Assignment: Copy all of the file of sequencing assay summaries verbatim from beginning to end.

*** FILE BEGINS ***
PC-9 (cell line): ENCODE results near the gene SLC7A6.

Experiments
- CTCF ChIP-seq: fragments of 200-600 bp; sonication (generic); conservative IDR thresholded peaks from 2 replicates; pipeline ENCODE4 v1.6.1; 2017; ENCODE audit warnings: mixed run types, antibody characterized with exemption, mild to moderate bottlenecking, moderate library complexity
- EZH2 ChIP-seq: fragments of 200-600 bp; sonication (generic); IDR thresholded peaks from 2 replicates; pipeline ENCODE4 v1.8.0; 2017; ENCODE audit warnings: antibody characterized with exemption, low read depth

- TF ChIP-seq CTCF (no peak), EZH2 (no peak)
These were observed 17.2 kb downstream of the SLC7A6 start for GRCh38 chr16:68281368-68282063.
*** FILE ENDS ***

PC-9 (cell line): ENCODE results near the gene SLC7A6.

Experiments
- CTCF ChIP-seq: fragments of 200-600 bp; sonication (generic); conservative IDR thresholded peaks from 2 replicates; pipeline ENCODE4 v1.6.1; 2017; ENCODE audit warnings: mixed run types, antibody characterized with exemption, mild to moderate bottlenecking, moderate library complexity
- EZH2 ChIP-seq: fragments of 200-600 bp; sonication (generic); IDR thresholded peaks from 2 replicates; pipeline ENCODE4 v1.8.0; 2017; ENCODE audit warnings: antibody characterized with exemption, low read depth

- TF ChIP-seq CTCF (no peak), EZH2 (no peak)
These were observed 17.2 kb downstream of the SLC7A6 start for GRCh38 chr16:68281368-68282063.